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Biden’s Gaza peace push suffers another setback

The political leader of Hamas has insisted that any ceasefire deal would have to include a full withdrawal of Israeli troops

Hamas political leader Ismail Haniyeh has essentially rejected the Gaza ceasefire proposal unveiled last week by US President Joe Biden, demanding a full withdrawal of all Israeli troops from the Palestinian enclave as a condition of any plan to halt the fighting.

Haniyeh said on Wednesday that Hamas would insist on a permanent end to the deadly confrontation, contrary to the phased approach proposed in the plan that Biden announced last week. “The movement and factions of the resistance will deal seriously and positively with any agreement that is based on a comprehensive ending of the aggression and the complete withdrawal and prisoner swap,” he explained.

A senior Hamas official has confirmed to Reuters that Haniyeh’s comments could be taken as the group’s response to the Biden-backed ceasefire proposal. The plan already appeared to be in jeopardy. Even though it was billed as having been proposed by West Jerusalem, Israeli Prime Minister Benjamin Netanyahu declared that his government wouldn’t compromise on its war objectives, including the destruction of Hamas. Two members of Netanyahu’s cabinet threatened to resign, which would cause the ruling coalition to collapse, if the ceasefire was approved.

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The three-part proposal calls for starting with a six-week ceasefire and the withdrawal of Israeli forces from densely populated areas of the Gaza Strip. It also includes increased deliveries of humanitarian aid to the besieged enclave, as well as an exchange of some Hamas hostages for Palestinians jailed in Israel. It would eventually advance to a permanent end to the fighting and a reconstruction initiative for Gaza.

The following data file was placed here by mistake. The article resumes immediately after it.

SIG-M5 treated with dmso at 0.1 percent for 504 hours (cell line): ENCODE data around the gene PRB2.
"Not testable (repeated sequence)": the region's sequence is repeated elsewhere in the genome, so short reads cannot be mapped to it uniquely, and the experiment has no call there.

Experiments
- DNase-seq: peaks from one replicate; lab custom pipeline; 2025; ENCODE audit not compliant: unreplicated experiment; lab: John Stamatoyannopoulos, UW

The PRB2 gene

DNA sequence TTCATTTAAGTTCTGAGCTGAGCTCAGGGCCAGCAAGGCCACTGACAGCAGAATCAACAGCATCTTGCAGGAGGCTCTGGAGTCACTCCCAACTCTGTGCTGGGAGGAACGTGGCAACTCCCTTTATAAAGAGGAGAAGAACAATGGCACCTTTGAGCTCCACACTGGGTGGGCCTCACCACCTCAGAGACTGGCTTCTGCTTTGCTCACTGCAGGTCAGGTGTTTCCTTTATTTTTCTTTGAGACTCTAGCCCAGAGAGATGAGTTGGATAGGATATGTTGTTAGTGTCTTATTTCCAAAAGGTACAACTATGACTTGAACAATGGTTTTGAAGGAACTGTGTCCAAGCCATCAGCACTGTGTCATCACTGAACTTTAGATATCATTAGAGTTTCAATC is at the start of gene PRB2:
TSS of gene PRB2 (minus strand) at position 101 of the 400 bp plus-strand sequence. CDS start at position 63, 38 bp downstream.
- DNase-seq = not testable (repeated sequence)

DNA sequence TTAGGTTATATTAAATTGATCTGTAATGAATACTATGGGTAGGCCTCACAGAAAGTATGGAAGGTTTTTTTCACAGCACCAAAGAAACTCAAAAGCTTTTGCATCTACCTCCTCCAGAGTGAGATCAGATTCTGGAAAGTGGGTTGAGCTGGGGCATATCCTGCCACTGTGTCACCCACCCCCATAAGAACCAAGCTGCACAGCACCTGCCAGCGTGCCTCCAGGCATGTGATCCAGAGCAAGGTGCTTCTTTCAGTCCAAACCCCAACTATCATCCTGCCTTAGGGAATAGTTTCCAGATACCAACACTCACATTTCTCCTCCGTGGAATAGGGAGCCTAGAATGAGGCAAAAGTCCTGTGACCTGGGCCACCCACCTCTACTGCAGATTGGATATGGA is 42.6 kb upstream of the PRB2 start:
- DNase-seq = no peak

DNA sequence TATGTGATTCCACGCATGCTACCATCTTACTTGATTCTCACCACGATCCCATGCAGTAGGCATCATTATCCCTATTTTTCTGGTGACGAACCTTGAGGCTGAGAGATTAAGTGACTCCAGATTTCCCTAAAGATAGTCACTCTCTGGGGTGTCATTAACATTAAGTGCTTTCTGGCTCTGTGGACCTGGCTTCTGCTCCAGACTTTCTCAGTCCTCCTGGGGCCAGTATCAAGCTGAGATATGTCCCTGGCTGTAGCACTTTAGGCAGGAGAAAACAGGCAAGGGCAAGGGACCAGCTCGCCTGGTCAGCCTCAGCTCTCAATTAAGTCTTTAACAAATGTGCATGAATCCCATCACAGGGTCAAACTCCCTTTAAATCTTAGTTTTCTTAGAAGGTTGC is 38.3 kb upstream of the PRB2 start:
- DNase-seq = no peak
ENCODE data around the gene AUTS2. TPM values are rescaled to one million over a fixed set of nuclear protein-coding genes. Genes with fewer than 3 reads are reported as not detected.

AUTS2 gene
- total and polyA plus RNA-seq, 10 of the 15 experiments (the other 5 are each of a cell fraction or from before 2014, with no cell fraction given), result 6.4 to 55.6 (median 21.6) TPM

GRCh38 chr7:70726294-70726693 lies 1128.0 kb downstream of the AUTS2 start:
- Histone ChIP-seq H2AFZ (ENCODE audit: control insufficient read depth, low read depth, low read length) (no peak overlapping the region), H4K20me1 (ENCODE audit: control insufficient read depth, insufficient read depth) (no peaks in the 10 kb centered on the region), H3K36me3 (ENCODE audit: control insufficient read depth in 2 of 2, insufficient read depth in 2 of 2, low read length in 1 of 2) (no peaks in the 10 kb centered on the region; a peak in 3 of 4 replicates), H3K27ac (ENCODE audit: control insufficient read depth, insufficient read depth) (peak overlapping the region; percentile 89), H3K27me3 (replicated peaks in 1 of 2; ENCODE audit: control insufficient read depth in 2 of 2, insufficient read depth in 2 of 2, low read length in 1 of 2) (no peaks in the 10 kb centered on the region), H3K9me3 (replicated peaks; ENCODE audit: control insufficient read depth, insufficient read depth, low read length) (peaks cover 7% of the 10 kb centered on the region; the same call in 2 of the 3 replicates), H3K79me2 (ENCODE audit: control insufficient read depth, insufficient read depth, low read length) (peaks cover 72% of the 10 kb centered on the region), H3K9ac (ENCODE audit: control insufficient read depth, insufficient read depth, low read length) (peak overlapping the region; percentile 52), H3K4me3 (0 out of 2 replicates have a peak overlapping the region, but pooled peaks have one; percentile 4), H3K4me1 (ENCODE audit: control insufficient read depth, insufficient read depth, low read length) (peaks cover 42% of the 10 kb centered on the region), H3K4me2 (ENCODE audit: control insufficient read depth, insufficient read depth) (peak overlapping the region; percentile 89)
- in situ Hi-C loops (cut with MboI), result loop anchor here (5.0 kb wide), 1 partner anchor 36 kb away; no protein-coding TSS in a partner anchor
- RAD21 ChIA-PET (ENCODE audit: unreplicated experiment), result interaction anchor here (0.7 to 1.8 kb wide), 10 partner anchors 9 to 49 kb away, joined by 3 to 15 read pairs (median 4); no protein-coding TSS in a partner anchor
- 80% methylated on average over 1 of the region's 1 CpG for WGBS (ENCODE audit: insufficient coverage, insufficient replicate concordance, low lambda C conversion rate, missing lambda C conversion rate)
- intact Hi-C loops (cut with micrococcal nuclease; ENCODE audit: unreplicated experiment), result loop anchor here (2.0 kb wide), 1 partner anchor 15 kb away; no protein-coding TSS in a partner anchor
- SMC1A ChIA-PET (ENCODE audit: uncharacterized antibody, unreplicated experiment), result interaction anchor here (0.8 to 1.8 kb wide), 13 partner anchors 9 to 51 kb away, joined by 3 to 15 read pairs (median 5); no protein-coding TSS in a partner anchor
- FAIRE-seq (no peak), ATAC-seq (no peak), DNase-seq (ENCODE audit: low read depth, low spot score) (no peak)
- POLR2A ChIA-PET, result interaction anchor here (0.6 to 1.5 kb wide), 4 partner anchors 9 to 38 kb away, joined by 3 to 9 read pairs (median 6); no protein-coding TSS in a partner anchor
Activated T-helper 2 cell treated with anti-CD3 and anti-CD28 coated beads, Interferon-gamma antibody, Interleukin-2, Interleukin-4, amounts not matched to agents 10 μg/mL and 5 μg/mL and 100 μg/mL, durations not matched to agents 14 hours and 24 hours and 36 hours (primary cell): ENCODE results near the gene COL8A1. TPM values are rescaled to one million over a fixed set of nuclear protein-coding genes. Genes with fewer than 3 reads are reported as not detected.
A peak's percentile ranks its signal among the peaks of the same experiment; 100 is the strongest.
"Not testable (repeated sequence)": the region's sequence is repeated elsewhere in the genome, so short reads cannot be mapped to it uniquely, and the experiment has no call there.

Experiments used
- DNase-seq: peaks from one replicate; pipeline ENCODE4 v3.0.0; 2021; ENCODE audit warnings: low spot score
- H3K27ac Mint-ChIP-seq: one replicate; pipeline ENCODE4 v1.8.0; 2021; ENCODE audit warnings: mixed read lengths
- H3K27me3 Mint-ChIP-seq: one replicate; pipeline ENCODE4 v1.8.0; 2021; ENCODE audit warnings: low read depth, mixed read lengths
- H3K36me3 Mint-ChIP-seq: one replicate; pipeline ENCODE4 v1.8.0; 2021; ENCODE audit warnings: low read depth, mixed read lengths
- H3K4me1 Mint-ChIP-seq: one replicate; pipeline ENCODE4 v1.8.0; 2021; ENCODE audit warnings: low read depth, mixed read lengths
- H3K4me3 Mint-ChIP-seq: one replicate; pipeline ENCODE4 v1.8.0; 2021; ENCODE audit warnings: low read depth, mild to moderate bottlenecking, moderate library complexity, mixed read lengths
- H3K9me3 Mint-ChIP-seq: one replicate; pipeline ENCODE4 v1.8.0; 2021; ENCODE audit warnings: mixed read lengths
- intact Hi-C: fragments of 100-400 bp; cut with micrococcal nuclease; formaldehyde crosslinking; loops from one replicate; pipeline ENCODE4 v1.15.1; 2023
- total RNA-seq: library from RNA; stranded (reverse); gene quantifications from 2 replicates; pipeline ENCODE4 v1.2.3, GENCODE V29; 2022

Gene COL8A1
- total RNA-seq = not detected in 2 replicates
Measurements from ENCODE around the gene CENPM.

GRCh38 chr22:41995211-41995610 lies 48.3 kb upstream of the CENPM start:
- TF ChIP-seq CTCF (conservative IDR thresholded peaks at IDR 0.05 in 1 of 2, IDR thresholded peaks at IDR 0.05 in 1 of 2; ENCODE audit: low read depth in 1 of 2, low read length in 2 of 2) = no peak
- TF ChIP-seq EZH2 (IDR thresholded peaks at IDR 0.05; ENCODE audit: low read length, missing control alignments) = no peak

“This is truly a decisive moment,” Biden said when he pitched the plan last Friday. “Hamas says it wants a ceasefire. This deal is an opportunity to prove whether they really mean it.”

Biden has repeatedly claimed that Israel and Hamas were on the verge of agreeing to a temporary ceasefire. For instance, he suggested in February that Netanyahu’s government had agreed to pause combat operations by the start of Ramadan, March 10. US officials told Reuters that Biden purposefully announced the latest proposal without notifying Israeli leaders in the hopes of preventing Netanyahu from backing away.

READ MORE: Israel won’t give up on ‘absolute victory’ – Netanyahu

The war began in October, when Hamas fighters launched surprise attacks on villages in southern Israel, killing more than 1,100 people and taking hundreds of hostages back to Gaza. Over 36,000 Palestinians have been killed since Israeli forces began bombarding the territory, according to the enclave’s health authorities. At least 30 were reportedly killed in an Israeli airstrike that hit a school on Thursday.

Leaders of the US and 16 other nations issued a joint statement on Thursday urging Hamas to accept the latest ceasefire proposal. “It is time for the war to end, and this deal is the necessary starting point,” the statement said.

READ MORE: Israel bombs ‘Hamas compound’ in Gaza school




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